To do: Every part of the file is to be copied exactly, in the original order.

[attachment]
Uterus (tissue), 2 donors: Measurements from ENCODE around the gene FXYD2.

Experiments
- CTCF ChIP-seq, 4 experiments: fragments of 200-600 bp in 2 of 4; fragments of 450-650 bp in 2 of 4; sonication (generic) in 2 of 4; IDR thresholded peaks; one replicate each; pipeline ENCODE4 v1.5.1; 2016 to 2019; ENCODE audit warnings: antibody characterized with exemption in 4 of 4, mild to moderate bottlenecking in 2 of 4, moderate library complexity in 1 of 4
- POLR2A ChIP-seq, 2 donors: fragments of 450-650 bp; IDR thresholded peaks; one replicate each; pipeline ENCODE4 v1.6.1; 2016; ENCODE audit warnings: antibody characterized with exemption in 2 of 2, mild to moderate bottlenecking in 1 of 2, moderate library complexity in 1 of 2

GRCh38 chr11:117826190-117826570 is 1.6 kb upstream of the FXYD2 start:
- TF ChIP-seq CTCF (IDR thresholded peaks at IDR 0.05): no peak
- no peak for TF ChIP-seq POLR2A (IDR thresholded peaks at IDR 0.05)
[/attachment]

Uterus (tissue), 2 donors: Measurements from ENCODE around the gene FXYD2.

Experiments
- CTCF ChIP-seq, 4 experiments: fragments of 200-600 bp in 2 of 4; fragments of 450-650 bp in 2 of 4; sonication (generic) in 2 of 4; IDR thresholded peaks; one replicate each; pipeline ENCODE4 v1.5.1; 2016 to 2019; ENCODE audit warnings: antibody characterized with exemption in 4 of 4, mild to moderate bottlenecking in 2 of 4, moderate library complexity in 1 of 4
- POLR2A ChIP-seq, 2 donors: fragments of 450-650 bp; IDR thresholded peaks; one replicate each; pipeline ENCODE4 v1.6.1; 2016; ENCODE audit warnings: antibody characterized with exemption in 2 of 2, mild to moderate bottlenecking in 1 of 2, moderate library complexity in 1 of 2

GRCh38 chr11:117826190-117826570 is 1.6 kb upstream of the FXYD2 start:
- TF ChIP-seq CTCF (IDR thresholded peaks at IDR 0.05): no peak
- no peak for TF ChIP-seq POLR2A (IDR thresholded peaks at IDR 0.05)